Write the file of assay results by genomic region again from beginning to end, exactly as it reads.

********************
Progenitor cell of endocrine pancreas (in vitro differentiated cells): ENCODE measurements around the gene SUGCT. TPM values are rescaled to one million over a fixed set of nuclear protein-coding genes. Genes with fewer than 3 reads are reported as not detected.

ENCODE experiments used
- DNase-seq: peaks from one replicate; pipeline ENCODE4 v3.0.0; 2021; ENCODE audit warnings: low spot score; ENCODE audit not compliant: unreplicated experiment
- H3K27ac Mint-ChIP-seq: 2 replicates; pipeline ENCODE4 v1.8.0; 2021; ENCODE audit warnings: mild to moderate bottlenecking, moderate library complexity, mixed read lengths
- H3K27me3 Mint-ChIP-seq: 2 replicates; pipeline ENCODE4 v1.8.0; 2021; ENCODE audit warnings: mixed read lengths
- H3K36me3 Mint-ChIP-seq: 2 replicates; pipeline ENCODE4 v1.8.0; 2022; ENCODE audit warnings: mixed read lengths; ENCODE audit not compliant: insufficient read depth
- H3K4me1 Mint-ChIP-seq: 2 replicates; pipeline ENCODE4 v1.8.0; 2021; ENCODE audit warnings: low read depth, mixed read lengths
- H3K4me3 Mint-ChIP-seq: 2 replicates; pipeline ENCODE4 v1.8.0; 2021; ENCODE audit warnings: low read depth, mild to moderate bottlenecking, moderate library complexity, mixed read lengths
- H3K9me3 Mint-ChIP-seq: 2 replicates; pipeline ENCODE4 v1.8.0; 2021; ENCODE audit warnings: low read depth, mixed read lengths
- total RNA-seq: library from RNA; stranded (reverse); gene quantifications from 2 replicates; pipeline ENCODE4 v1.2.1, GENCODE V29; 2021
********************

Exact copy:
Progenitor cell of endocrine pancreas (in vitro differentiated cells): ENCODE measurements around the gene SUGCT. TPM values are rescaled to one million over a fixed set of nuclear protein-coding genes. Genes with fewer than 3 reads are reported as not detected.

ENCODE experiments used
- DNase-seq: peaks from one replicate; pipeline ENCODE4 v3.0.0; 2021; ENCODE audit warnings: low spot score; ENCODE audit not compliant: unreplicated experiment
- H3K27ac Mint-ChIP-seq: 2 replicates; pipeline ENCODE4 v1.8.0; 2021; ENCODE audit warnings: mild to moderate bottlenecking, moderate library complexity, mixed read lengths
- H3K27me3 Mint-ChIP-seq: 2 replicates; pipeline ENCODE4 v1.8.0; 2021; ENCODE audit warnings: mixed read lengths
- H3K36me3 Mint-ChIP-seq: 2 replicates; pipeline ENCODE4 v1.8.0; 2022; ENCODE audit warnings: mixed read lengths; ENCODE audit not compliant: insufficient read depth
- H3K4me1 Mint-ChIP-seq: 2 replicates; pipeline ENCODE4 v1.8.0; 2021; ENCODE audit warnings: low read depth, mixed read lengths
- H3K4me3 Mint-ChIP-seq: 2 replicates; pipeline ENCODE4 v1.8.0; 2021; ENCODE audit warnings: low read depth, mild to moderate bottlenecking, moderate library complexity, mixed read lengths
- H3K9me3 Mint-ChIP-seq: 2 replicates; pipeline ENCODE4 v1.8.0; 2021; ENCODE audit warnings: low read depth, mixed read lengths
- total RNA-seq: library from RNA; stranded (reverse); gene quantifications from 2 replicates; pipeline ENCODE4 v1.2.1, GENCODE V29; 2021